Kinetics of thermotolerance in normal and tumor tissues: a review

Cancer Res. 1986 Feb;46(2):474-82.


Thermotolerance is a phenomenon in which cells become resistant to elevated temperatures as a result of prior or continuous exposure to hyperthermia. Thermotolerant cells exhibit a decreased slope of the cell survival curve. Recent studies disclosed that thermotolerance developed in rodent tumors and normal tissues as well. Thermotolerance develops during the treatment at a temperature below approximately equal to 43.0 degrees C, or it develops rapidly after the first heat treatment. The decay of thermotolerance is slow and is incomplete over 7 days in many normal tissues, while it appears to be completed in murine tumors. The kinetics of thermotolerance is modified by various factors. In general, the greater the initial heat damage (independently of temperature), the greater is the magnitude of thermotolerance and the longer is the time to reach maximum and the time to decay. Although thermotolerance develops less extensively in cultured cells in low pH medium and the average tumor tissue pH is lower than the normal tissue pH, the magnitude of thermotolerance in tumors thus far examined is at least equal to that in the normal tissues. Data on the interaction between thermotolerance and radiosensitivity are contradictory, although thermotolerance appears to reduce thermal radiosensitization. The kinetics of reduced sensitization is similar to that of thermotolerance. The interaction between chemotherapeutic agents and thermotolerance appears to depend on the drug and the temperature. Experimental data on this topic are still sparse and extensive studies are required.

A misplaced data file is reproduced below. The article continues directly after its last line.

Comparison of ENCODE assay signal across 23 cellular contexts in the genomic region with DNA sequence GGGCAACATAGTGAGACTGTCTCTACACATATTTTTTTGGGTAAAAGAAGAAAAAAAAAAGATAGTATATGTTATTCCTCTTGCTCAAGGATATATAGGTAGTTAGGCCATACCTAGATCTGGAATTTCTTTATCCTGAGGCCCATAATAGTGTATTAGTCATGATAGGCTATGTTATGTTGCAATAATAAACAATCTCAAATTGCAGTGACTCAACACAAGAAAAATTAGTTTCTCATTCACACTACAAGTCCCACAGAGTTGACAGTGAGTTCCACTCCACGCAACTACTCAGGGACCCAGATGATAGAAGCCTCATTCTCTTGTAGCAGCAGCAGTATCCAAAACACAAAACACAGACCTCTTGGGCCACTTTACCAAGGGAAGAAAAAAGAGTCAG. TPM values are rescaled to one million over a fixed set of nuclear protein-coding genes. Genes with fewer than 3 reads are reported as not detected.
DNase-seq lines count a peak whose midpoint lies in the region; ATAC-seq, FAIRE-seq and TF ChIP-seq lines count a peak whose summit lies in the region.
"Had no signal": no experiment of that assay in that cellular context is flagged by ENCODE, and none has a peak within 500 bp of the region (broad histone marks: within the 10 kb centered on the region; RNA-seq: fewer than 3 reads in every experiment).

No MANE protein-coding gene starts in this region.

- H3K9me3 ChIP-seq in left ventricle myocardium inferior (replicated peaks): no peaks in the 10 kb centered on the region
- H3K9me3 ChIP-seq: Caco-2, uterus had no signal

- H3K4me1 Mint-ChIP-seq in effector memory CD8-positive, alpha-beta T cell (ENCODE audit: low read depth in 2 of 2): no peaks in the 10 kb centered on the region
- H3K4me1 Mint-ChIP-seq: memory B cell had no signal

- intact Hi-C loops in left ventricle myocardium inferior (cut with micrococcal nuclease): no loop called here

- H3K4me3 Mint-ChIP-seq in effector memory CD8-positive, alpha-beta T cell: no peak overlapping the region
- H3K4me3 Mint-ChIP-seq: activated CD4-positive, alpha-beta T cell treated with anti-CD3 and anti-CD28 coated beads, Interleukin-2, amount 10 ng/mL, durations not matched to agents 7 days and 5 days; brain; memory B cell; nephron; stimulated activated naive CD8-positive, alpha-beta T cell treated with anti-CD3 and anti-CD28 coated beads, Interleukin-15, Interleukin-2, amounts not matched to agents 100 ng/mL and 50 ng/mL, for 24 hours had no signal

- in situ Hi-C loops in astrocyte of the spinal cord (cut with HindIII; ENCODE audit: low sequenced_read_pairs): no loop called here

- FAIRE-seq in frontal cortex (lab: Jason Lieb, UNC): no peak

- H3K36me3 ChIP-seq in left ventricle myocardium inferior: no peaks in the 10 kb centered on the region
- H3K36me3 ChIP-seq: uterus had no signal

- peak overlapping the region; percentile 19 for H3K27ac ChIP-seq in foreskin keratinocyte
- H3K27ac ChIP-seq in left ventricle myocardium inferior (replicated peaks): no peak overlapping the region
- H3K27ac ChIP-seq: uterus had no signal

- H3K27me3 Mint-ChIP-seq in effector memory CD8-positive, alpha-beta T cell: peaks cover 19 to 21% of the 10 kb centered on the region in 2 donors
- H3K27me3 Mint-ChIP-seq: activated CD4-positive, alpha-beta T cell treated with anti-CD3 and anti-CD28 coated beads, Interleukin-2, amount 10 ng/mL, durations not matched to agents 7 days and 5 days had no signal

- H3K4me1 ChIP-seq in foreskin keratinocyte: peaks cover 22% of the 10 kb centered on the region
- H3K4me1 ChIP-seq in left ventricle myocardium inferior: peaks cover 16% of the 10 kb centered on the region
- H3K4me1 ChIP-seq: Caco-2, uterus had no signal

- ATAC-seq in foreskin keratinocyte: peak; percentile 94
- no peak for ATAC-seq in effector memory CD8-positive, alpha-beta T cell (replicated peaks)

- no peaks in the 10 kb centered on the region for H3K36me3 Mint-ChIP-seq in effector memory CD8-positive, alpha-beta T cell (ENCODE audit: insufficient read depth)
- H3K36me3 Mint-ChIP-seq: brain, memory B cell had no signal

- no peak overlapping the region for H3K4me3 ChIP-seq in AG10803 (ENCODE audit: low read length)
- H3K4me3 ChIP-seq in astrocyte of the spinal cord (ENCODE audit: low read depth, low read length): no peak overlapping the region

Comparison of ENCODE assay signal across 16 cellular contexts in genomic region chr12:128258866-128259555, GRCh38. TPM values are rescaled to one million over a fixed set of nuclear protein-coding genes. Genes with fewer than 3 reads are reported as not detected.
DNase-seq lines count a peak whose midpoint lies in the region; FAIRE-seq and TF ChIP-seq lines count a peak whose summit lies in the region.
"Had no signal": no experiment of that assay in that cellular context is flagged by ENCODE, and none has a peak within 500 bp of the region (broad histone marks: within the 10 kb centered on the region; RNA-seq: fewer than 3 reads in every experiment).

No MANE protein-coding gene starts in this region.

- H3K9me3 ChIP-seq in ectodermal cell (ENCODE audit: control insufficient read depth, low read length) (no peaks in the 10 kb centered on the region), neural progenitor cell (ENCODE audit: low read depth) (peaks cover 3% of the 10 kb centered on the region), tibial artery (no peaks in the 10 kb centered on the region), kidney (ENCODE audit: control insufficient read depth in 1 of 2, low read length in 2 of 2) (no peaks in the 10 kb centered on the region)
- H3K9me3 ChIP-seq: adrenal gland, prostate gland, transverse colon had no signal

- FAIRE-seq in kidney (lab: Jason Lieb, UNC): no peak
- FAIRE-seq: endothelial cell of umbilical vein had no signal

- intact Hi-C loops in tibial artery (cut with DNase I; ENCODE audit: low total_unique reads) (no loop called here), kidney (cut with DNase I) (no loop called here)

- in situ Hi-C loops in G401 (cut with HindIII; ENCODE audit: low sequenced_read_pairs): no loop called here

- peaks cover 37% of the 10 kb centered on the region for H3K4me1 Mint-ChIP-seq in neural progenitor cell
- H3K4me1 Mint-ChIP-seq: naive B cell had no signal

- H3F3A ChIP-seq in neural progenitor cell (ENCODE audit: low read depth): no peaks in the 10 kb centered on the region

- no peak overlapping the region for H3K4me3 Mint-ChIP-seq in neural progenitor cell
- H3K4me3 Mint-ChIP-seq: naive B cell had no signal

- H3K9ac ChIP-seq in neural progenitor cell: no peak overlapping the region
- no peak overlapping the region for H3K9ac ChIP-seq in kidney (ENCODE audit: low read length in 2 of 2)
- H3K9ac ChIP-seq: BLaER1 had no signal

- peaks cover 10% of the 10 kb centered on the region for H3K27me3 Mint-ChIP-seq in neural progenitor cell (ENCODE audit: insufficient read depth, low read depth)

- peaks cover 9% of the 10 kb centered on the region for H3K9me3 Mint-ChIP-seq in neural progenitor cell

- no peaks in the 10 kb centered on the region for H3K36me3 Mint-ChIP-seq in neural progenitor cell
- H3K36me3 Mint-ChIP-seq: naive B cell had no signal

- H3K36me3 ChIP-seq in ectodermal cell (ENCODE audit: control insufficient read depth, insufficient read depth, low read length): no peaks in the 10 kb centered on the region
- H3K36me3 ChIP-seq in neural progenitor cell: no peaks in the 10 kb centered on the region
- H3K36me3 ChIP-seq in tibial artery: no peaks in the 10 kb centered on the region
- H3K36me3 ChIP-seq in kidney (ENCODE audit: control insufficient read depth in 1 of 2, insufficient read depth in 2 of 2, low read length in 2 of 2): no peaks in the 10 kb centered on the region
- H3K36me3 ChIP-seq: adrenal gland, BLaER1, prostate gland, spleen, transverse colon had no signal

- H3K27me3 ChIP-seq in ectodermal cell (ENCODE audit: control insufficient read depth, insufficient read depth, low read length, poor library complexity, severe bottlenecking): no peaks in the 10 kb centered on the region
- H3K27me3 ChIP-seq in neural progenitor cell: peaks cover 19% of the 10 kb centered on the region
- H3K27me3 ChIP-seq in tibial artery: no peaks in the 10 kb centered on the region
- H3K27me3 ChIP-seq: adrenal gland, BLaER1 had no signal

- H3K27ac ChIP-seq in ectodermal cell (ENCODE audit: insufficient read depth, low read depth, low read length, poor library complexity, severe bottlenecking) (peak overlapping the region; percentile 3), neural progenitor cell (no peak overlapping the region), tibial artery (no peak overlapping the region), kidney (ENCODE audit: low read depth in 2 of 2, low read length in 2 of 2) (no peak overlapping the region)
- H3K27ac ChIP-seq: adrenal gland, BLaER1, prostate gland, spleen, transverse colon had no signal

Publication types

  • Research Support, U.S. Gov't, P.H.S.
  • Review

MeSH terms

  • Animals
  • Antineoplastic Agents / administration & dosage
  • Cell Cycle
  • Cells, Cultured
  • Dose-Response Relationship, Radiation
  • Hot Temperature*
  • Humans
  • Hydrogen-Ion Concentration
  • Mice
  • Neoplasms / physiopathology*
  • Neoplasms / radiotherapy
  • Time Factors


  • Antineoplastic Agents